Monday, 29 March 2010

Even More Fun at Mealtimes and Productive Ward

At 6 PM they send a food trolley up to the ward.  At 6:30 they take it away.

On this particular shift we had 2 RN's and 2 care assistants for the shift.  That was the entirety of the ward staff. No ward clerk to answer the phone.

There were 15 patients that needed to be fed.  The entire ward consisted of 30 patients.

Between 6 PM and 6:30 PM thirteen people rang for commodes.  This takes at least 20 minutes for each patient as you have  to find a commode, get two staff to transfer the patient onto it, transfer the patient back to bed and then wash the commode for 11 minutes between patients as specified by the infection control bitches.  They should do it themselves.  It might help them lose some weight.

Between 6 and 6:30 five people needed analgesia.

Between 6  and 6:30 two new admissions were sent up.

Between 6 and 6:30 four IV pumps beeped and alarmed because of empty bags, pulled out lines, occlusions, and air in the lines. Time consuming to fix.

Between 6 and 6:30 one confused patient fell.  She thought she was late for her bus.

Between 6 and 6:30 seven phone calls came in from family members who tried to talk my ear off and refused to get off the fucking line so I could get all the way back down the ward to my patients.

Between 6 and 6:30 one hundred and seventy drugs were due to be given.  170.  Most were not on the ward.  Many needed careful and time consuming preparation.

Between 6 and 6:30 one man had chest pain.  It looked pretty classic.  I had to page a medic (when I could actually manage to get a line out between relatives phoning).  Get observations, GTN spray, an ECG, bloods and 02.  I had to ignore the food trolley, and the call bells to do this and run past frail patients who were left with a tray of food that they couldn't manage to feed themselves.  When the medic came I had to give a load of other stuff to the patient, and organise a transfer to CCU as well as hand him over to CCU and ring his family and answer all of their questions.  I was quickly losing the ability to feed any patients.  I found myself wishing that these poor bastards would let me get off the phone as it was mealtime.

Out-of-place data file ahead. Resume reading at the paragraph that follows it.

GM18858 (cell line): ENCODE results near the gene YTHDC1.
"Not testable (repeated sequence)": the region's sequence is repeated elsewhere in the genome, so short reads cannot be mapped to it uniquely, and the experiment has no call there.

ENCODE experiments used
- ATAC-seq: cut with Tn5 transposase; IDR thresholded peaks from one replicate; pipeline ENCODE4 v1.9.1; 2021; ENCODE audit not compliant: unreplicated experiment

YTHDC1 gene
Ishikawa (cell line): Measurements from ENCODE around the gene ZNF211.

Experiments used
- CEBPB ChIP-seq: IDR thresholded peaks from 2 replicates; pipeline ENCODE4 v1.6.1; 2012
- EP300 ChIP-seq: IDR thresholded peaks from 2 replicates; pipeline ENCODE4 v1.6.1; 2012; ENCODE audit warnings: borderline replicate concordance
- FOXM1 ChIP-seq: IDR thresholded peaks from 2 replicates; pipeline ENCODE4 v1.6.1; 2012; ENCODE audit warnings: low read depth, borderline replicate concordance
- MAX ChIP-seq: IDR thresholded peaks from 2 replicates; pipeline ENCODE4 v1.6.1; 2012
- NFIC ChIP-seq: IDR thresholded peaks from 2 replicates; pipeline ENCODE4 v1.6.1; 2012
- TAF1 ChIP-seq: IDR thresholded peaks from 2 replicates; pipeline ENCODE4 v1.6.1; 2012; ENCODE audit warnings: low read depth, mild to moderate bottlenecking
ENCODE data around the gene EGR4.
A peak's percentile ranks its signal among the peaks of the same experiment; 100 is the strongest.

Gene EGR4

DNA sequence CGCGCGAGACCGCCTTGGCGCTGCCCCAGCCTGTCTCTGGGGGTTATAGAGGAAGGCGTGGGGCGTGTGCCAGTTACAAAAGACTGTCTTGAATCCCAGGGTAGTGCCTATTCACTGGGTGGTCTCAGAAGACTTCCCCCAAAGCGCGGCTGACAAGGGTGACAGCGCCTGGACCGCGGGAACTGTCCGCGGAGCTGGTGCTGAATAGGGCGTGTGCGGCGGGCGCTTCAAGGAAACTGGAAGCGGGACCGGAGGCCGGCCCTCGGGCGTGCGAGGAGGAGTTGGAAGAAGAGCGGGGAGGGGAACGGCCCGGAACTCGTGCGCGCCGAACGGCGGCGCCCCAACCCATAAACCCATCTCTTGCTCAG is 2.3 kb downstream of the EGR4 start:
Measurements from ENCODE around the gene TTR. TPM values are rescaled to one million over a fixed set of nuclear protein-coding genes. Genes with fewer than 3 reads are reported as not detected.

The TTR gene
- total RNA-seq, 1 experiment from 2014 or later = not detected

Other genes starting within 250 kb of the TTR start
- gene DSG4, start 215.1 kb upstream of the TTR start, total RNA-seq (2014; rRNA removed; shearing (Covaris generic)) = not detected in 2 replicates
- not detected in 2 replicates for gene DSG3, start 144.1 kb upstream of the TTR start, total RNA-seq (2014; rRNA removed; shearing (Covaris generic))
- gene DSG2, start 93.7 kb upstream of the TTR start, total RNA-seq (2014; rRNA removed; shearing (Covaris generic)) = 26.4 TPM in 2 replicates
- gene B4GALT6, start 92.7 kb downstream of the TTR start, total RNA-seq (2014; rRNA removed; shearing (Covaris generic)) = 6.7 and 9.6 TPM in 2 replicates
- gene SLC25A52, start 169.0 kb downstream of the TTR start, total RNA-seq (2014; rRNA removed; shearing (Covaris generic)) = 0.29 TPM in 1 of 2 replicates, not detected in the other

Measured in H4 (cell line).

Between 6 and 6:30 recovery demanded that either myself or the other RN working with me escort a patient back to the ward from theatre.

Between 6 and 6:30 a consultant showed up to do rounds and his junior doctor snapped his fingers at me to let me know they wanted me to follow them around as they reviewed each of their 11 patients.

By 6:25 one care assistant managed to get all the trays handed out.  Then she started on the first feed. And it was then that kitchen started demanding all the trays etc back so that they could get them washed, sorted and get home on time.

I am not exaggerating.  If anything, I am being conservative with all this.

The productive ward fuckos have given us some new ideas to try in order to help is avoid malnutrition in our patients.  I wish I could scan the letter onto this blog.  They gave us 5 orders suggestions to facilitate meal delivery.

1. They will be buying red trays and red tops for water jugs to help the nurses identifty who needs to be fed.